Inside Llewyn Davis Has Triggered My Existential Crisis. Oh, and it’s a great film.

by robinhardwick

[ those of you that get nitpicky about it, there are spoilers below for the film Inside Llewyn Davis. If you could even call it spoilers]

A few weeks ago I talked about the notion of “embracing failure”, especially when it comes to the creative and entrepreneurial world. The people that preach that failure is good are the people who have ultimately succeeded and in hindsight, of course their failure is good, because they got past it! A lot of our narratives take on the “American Dream” approach, where we hear stories about someone who overcame obstacles, and tried hard enough to make it. For everyone that makes it, there are hundreds, thousands, even millions that fail. Where are their stories? What has become of those who had to give up their dreams? Because that, my friends, is more real, and more likely.

Well, Joel and Ethan Coen must have heard my wishes because Inside Llewyn Davis really struck a chord with me (get it? A chord?). My interpretation of the film was very clear. Llewyn is an artist who has failed. Sure, you’ve got to pay your dues in the music world, but at some point, it’s just not going to happen. He has gained some local popularity playing at the Gaslight, but he’s never moved past that. After his one last chance that maybe, maybe the manager in Chicago would give him a chance, he gives up the dream. He signs up for the merchant marines, doing something he never wanted to do “simply exist”. [I think this was a quote in the movie, to tell you the truth I may have missed it while trying to hold back my tears.] In a more commercial film, his last performance at the Gaslight, where he sings his damn best, would be a breakthrough and at the last minute, well, wouldn’t ya know, there’s a record producer in the crowd who makes him a star. But nope, he plays to the same audience he always has, the same reaction. He gets nothing out of it, except beaten in an alley by someone taking revenge for his heckling. He is literally right back to where he started in the film, beat down and failed. [Many an angry film buff on a message board would say that there are two alternate timelines in the film, but I think it’s just a non-linear narrative where the last scene was shown first. I’d like to think the Coen brothers aren’t into parallel universe shit.]

Well, I guess I got what I asked for, so…great? I didn’t expect the film to hit me so hard. I haven’t been able to stop thinking about it. I don’t usually like folk music or Coen brothers films, but I felt the wind knocked out of me as I watched it. It was likely because the scenes with the cat really upset me, so I was already primed and a little choked up from that. Really, what is the point of trying to make your creative desires happen? Why do we kid ourselves that it will really happen? What is simply existing even mean?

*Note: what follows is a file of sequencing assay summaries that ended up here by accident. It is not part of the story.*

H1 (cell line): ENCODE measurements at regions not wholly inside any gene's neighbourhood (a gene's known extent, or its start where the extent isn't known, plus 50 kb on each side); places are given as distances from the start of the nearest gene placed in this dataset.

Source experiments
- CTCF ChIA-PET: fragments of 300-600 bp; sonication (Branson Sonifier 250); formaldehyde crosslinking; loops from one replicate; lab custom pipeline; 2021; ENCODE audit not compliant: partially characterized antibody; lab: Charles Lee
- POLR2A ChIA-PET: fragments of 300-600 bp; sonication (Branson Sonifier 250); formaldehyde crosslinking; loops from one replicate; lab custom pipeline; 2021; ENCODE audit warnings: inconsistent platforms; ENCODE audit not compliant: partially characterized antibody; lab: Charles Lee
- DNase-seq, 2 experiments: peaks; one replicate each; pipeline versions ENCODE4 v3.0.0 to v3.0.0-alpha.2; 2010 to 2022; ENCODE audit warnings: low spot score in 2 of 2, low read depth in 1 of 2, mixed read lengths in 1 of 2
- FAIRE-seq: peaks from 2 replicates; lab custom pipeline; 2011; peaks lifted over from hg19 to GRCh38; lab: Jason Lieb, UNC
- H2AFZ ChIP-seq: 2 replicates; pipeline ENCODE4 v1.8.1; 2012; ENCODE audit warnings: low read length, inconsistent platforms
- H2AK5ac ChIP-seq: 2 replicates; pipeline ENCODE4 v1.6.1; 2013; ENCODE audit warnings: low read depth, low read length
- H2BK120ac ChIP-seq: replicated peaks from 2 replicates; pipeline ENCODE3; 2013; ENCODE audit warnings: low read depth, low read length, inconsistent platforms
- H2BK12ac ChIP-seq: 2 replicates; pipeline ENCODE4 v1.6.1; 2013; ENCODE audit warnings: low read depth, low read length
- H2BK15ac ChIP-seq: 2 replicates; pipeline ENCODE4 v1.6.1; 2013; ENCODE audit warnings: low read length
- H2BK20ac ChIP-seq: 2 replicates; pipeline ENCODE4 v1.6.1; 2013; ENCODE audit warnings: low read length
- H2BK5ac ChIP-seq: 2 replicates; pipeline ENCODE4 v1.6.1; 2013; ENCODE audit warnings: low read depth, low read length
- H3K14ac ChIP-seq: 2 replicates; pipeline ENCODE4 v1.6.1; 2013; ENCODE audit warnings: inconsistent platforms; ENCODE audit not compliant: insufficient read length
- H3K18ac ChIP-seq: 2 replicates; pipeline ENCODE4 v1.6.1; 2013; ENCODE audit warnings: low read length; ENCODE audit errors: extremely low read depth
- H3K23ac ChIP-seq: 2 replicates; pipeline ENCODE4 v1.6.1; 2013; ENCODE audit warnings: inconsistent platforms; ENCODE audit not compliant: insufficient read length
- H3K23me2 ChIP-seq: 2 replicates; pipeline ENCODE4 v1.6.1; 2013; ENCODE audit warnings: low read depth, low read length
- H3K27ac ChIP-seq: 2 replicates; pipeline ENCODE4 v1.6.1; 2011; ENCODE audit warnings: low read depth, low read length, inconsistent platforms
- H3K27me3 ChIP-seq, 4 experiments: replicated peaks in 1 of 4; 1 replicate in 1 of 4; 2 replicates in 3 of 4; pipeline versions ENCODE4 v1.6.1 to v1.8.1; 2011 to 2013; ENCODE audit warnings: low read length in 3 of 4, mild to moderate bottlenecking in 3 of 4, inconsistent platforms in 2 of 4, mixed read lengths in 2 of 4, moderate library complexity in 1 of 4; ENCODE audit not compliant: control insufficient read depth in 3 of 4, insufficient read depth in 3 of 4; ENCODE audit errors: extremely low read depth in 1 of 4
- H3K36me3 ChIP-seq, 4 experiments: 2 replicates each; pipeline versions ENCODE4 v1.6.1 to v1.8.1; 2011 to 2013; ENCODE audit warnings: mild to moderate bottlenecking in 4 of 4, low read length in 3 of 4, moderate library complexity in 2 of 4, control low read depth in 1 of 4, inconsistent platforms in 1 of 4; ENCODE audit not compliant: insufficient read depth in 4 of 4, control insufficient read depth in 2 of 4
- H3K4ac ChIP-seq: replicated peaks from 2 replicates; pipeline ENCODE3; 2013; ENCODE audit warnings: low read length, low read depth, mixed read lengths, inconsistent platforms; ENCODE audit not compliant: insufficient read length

As many of you know, I would like to get paid to write for a living. And I mean this in the broadest sense, I don’t mean publish my own novels, I mean write for a website or for a company, but just to write. Am I just kidding myself? I may as well tell my parents, “sorry mom and dad, but I’m headed off to Hollywood to try and make it as an actor!” because the chances are just the same. Okay, I’ll give myself credit, I’m pretty grounded and I am not risking everything right now, I have a steady day job and a mortgage that I am not about to drop everything for. But I am doing it all in the spirit that it is only until it “happens”. It’s not my purpose, to just do that for the rest of my life would be “just existing.” Til what happens? I don’t even know. Is the creative process in itself just enough? What is it that will make me think I’ve “succeeded”? A bestseller? A million twitter followers? I’ve published a goddamn book earlier this year, with decent sales for a self-published book, but that doesn’t seem enough. Is the end goal to make a decent salary from writing? And then what? Will it ever feel like success [and, as you know, I don’t even know how to handle success when it comes.]

The real point here is that this movie better win a GODDAMN OSCAR because it’s made me question my very existence.

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